Institute for Water Resources

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Rationale for CPCX

Rationale for CPCX

The Council on Environmental Quality (CEQ) and the Office of Management and Budget (OMB) now require U.S. Government agencies to report yearly on their use of environmental conflict resolution, collaboration, and participation processes in achieving their mission. Conflict resolution and public participation are central skills for achieving promised goals of the USACE Civil Works Program. They are embedded in the 2011-2015 Civil Works strategic plan (pdf, 1.7 MB), environmental principles, watershed approaches and principles of Integrated Water Resources Management (IWRM). USACE national listening sessions repeatedly call for increased USACE use of these tools.

In 2008, Assistant Secretary of the Army for Civil Works J.P. Woodley stressed that: “We will broaden our collaboration with others to enhance the chances of balancing water uses and making wise investments and trade-offs decisions.”

The Office of Science and Technology Policy and the Office of Management and Budget on August 15, 2007 encouraged federal agencies to align programs with “A Strategy for Federal Science and Technology to Support U.S. Water Availability and Quality" (pdf, 3.11 MB) that cites the development of “Collaborative Tools and Processes for U.S. Water Solutions(pdf, 43 KB) as one of the seven elements to address water challenges that face the U.S.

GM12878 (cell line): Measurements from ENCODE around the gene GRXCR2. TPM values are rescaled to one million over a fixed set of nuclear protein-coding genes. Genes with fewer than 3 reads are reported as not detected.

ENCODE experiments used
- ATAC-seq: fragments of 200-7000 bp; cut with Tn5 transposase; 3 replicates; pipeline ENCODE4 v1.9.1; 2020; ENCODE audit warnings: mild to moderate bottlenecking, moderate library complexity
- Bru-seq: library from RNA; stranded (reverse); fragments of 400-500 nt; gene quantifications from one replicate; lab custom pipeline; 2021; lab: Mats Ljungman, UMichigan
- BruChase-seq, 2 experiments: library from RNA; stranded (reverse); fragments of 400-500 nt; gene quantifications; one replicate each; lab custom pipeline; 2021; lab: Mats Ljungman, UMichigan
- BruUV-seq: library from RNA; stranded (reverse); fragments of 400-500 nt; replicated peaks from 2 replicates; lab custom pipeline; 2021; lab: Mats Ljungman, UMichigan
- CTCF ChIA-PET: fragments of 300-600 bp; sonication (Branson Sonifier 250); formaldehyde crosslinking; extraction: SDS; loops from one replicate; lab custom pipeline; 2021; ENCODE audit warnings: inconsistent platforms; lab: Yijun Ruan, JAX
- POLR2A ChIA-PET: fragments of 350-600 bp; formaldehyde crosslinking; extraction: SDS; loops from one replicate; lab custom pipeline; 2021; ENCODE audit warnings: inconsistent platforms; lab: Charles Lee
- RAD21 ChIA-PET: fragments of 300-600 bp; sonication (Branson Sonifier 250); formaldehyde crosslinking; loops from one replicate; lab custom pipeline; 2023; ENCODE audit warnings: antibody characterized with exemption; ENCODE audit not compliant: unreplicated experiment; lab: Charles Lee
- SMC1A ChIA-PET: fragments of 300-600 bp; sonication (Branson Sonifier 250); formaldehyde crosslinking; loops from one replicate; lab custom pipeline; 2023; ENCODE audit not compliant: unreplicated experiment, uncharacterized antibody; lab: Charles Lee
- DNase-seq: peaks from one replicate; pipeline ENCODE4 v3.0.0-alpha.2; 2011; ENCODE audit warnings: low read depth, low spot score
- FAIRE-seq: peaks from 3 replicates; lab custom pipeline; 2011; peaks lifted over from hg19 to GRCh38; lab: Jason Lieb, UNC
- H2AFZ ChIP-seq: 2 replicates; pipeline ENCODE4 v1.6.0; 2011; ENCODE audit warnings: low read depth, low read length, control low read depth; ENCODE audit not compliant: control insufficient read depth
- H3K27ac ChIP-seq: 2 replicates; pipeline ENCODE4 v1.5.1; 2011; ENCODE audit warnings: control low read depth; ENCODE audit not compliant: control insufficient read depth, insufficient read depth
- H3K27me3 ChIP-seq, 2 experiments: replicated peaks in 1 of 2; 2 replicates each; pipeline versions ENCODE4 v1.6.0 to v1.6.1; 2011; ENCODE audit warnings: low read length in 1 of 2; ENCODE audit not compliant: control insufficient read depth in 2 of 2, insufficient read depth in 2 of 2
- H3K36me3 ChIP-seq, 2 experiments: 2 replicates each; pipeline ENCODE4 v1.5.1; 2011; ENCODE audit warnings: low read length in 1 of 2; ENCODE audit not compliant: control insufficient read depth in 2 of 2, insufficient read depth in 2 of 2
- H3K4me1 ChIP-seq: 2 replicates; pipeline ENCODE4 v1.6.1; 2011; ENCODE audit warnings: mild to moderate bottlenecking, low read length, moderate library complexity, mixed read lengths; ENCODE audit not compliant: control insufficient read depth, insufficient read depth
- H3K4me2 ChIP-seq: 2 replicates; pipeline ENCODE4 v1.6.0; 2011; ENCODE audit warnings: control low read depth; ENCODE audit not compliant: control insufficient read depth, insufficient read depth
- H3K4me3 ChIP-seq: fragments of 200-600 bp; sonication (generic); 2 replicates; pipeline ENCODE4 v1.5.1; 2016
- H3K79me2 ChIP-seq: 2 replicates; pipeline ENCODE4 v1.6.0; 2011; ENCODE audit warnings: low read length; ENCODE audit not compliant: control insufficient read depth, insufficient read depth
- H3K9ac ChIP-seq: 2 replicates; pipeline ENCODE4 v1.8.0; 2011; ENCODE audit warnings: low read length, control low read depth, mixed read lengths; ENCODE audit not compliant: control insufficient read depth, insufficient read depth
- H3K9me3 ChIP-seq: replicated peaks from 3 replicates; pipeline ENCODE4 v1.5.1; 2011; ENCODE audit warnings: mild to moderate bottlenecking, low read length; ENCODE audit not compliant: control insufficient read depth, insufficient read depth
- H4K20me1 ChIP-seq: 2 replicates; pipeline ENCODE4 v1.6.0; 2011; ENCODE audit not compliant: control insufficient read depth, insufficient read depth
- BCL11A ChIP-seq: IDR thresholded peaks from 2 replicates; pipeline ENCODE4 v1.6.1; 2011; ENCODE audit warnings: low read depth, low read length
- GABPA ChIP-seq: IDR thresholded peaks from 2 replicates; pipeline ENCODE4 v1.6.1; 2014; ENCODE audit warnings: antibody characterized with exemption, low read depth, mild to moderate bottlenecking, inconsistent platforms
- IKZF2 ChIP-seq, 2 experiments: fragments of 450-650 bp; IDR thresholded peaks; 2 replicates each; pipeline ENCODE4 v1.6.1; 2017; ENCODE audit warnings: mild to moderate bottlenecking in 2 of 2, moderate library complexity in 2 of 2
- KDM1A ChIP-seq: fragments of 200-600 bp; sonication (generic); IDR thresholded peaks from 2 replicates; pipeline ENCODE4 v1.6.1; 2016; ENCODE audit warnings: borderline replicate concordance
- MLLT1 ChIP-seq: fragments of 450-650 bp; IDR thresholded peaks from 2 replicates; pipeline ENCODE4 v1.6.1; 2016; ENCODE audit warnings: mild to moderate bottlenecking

Today USACE professionals must routinely manage multiple demands by multiple stakeholders, some of which conflict. Watershed stakeholders must jointly define problems and solutions. USACE is moving to adopt environmental conflict resolution, collaboration, and participation tools and techniques in its programs and business processes such as:

  • 2006-2008 GE funded watershed studies
  • Coastal America
  • Regional sediment management
  • Section 729 of the Water Resources Development Act of 1986, in which Congress authorized the Corps to study water resources needs of river basins and regions
  • Increased use of General and Area-wide permitting
  • Shared Vision Planning program
  • Negotiated operating plans
  • New models for the Everglades, CalFed, Coastal Louisiana and others

Despite these realities, the USACE field knowledge and use of tools and processes relating to environment conflict resolution, collaboration and participation is sporadic and uneven (Langton 1994). There is no easy USACE portal for the field to access best practices, relevant USACE cases, and to get help in designing approaches and training in these skills that are increasingly central to business processes. Few formal systems for using Environmental Conflict Resolution, collaboration and participation exist in USACE, and none of USACE current field commanders have formal training in using these central techniques. The USACE field is asking for help in learning how to use these skills, especially Civil Works permitting, training, one-stop help sites, Corps case examples, updated regulations and doctrine, and budgeting and funding the activities.

The CPCX will be an authoritative source for senior Corps leaders, government agencies, civilian, and international leaders from related industries to study and confer on the tactical application of water resource management and conflict resolution, providing a forum and research facility in response to the needs and concerns mentioned above.

Inside the CPCX